Letters and Manuscripts — Volume 1 (1844 - 1868)


Lt 6a, 1861

Friends at Home

Eagle Harbor, New York

July 26, 1861

Portions of this letter are published in 3MR 122-123.

Dear Friends at Home:

We arrived at this place last evening about eight o’clock. The cars took us to Albion and we hired a conveyance to this place. Was introduced to a family of non-professors. We tarried here last night, rested very well, but it does not seem at all like home. Brother Saunders lives three miles from this place. Shall make it my home with them. 1LtMs, Lt 6a, 1861, par. 1

We tarried at Brother Gurney’s in Jackson. Left early Wednesday morn, arrived at Detroit about 10 o’clock a.m. Walked nearly one mile to a hotel near Dr. White’s office. After dinner we visited Dr. White. My husband had two very difficult teeth filled close to the gum. 1LtMs, Lt 6a, 1861, par. 2

Abraham [Dodge] brought in the paper containing the war news, and while Dr. White was filling my husband’s teeth I was reading the news. I then had two teeth filled, which were very difficult, like my husband’s, being close to the gums. It was a painful operation, but it is well done, thoroughly done. That night it was so noisy in the city, carriages rattling over the pavement, [that] we did not rest much. 1LtMs, Lt 6a, 1861, par. 3

But Willie says I must tell you that he had a tomato and pear the second day he left home, and as many as he could eat of the great Lawton blackberry which was in market. He also saw a little pony, no larger than the little circus ponies. A wagon was attached to him and a little girl about four years old sat in a nice little seat, holding the lines, while another little girl, about six, jumped from the little wagon, carried a package into a store and then came back, stepped into the carriage and drove away. It was the tiniest little horse and carriage I ever saw. 1LtMs, Lt 6a, 1861, par. 4

We had a long tedious ride from Detroit; it was very dusty. I am much wearied today. 1LtMs, Lt 6a, 1861, par. 5

When at Sister Gurney’s I opened my hussy and found that bunch of black velvet ribbon, but it must have been placed there by mistake. When I decided not to trim my sacque with it, I did not mean to use it. I have sent it back by Abraham. Please, Jenny, inquire for it and hand it to Laura. Abraham is apt to forget. I am determined to give no occasion by my dress. O, that the Lord would give me heavenly wisdom and judgment that I may be an example to the flock. 1LtMs, Lt 6a, 1861, par. 6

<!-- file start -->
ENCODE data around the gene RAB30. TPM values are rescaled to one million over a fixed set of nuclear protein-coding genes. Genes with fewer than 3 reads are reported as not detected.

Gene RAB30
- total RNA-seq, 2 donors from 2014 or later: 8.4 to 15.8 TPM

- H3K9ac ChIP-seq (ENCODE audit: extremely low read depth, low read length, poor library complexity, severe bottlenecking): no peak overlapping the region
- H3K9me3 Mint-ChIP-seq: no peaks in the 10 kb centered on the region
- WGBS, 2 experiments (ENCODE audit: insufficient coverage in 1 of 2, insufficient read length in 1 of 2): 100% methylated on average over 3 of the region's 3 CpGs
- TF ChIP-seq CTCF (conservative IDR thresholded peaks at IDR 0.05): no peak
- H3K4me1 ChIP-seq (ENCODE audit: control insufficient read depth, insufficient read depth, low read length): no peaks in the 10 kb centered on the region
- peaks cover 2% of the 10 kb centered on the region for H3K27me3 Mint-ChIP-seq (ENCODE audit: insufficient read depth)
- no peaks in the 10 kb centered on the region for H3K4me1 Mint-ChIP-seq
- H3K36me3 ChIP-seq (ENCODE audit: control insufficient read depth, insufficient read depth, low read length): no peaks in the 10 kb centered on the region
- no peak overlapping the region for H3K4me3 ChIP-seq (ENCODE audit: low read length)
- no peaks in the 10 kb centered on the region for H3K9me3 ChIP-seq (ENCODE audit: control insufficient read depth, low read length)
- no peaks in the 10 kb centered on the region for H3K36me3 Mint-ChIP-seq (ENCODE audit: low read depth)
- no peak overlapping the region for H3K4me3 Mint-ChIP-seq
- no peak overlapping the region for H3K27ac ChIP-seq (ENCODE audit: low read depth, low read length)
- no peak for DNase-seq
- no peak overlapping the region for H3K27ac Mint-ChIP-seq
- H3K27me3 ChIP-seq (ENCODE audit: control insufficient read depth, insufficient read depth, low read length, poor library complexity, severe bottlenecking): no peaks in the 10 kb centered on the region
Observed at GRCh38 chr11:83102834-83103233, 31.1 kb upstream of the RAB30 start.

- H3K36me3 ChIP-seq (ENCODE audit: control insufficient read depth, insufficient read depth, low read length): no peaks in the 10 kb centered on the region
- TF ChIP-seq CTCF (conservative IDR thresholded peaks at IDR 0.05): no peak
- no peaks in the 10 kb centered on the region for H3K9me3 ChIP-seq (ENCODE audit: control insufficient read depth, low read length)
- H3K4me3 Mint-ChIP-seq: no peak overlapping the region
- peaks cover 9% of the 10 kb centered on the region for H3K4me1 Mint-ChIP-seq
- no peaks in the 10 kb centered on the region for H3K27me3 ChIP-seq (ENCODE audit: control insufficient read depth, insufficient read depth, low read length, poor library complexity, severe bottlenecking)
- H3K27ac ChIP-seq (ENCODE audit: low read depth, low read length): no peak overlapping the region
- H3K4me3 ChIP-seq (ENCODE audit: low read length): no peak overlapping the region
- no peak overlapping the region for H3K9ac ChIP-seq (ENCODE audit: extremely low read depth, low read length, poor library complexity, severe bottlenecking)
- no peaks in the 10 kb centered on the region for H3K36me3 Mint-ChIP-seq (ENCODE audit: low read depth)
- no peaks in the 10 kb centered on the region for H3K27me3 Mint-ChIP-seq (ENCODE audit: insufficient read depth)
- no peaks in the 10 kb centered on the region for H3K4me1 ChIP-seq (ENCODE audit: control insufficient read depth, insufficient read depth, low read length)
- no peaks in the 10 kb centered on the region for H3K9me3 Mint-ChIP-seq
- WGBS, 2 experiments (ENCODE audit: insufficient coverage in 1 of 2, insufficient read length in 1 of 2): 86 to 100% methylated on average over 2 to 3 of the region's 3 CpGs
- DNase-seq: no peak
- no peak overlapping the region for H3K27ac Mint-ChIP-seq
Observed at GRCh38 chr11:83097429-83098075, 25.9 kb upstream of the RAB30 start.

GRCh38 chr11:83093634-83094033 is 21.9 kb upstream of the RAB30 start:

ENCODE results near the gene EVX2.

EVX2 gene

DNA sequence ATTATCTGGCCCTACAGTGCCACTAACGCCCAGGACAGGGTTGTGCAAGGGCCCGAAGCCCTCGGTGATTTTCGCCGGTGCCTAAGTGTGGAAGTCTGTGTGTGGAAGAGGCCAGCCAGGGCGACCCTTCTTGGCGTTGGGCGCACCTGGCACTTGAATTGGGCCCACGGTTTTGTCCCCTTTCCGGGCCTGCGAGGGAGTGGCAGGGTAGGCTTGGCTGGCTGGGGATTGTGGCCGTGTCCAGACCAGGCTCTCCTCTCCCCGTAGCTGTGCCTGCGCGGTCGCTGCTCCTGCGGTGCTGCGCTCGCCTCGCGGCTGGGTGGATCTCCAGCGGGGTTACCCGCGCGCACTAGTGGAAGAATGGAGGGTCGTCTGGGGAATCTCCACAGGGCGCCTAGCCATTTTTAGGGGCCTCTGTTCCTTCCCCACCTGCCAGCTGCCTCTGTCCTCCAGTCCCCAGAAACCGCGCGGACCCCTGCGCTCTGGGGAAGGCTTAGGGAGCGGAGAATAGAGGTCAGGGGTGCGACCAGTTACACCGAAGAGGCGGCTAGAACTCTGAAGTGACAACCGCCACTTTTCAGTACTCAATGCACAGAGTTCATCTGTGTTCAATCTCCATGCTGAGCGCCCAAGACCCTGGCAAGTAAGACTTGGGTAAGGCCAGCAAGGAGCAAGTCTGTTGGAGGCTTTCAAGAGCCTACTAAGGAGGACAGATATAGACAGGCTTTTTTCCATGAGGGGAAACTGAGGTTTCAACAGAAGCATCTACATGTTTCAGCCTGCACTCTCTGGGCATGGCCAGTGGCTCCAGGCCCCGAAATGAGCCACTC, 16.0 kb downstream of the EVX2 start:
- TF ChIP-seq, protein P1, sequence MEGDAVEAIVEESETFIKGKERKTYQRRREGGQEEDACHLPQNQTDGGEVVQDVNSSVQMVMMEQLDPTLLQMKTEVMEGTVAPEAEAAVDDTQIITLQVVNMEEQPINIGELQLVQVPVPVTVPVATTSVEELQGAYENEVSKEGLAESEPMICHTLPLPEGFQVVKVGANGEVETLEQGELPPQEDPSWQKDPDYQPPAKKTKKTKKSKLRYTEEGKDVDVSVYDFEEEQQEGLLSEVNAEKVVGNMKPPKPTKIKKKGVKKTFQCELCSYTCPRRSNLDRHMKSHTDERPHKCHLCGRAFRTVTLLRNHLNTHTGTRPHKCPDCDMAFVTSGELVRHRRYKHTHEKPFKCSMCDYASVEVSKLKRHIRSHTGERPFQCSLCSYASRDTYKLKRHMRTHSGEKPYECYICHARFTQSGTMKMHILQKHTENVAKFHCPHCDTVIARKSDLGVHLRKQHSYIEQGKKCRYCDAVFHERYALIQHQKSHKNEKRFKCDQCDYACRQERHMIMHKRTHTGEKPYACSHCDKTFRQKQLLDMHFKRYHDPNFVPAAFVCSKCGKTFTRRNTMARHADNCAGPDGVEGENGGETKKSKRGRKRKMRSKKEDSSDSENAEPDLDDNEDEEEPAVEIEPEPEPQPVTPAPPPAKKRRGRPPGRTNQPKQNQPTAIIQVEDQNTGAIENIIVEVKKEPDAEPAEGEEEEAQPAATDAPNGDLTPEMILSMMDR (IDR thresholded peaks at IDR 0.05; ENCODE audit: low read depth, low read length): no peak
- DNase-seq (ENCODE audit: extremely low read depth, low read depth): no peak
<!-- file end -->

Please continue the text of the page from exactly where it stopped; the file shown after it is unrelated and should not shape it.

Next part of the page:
Jenny, please to find the recipe for that hair preparation and send it to me as soon as you can. Jenny, please find the recipe, if you can, to make cholera mixture, and get the preparations to make only a pint. After you have made it, don’t part with it, but let any that wish make it themselves, as we have done. I do not wish to be without it. Father and mother will often want it to use. Fix up Mother’s room as nice as you can and spare no pains to make our parents happy. 1LtMs, Lt 6a, 1861, par. 7

Henry and Edson, do not neglect to water the flowers, the dahlias especially. Be kind and loving to each other and faithful to Jenny. 1LtMs, Lt 6a, 1861, par. 8

Jenny, do all you can to make the children happy. Take time if you have to hire the work done, time to talk with them. Entertain and instruct them. 1LtMs, Lt 6a, 1861, par. 9

Willie says I must tell the boys that we went under as many as sixty places where the horse went over, also he saw a very nice little fountain with water spouting up nicely and with a cork dancing up and down in the water. Abraham says this cork finally fastens in a tube and stops the water. 1LtMs, Lt 6a, 1861, par. 10

Willie is running back and forth from the tent to the house. Brethren Hull, Whitney, Cottrell and James are in the tent examining Bible subjects. 1LtMs, Lt 6a, 1861, par. 11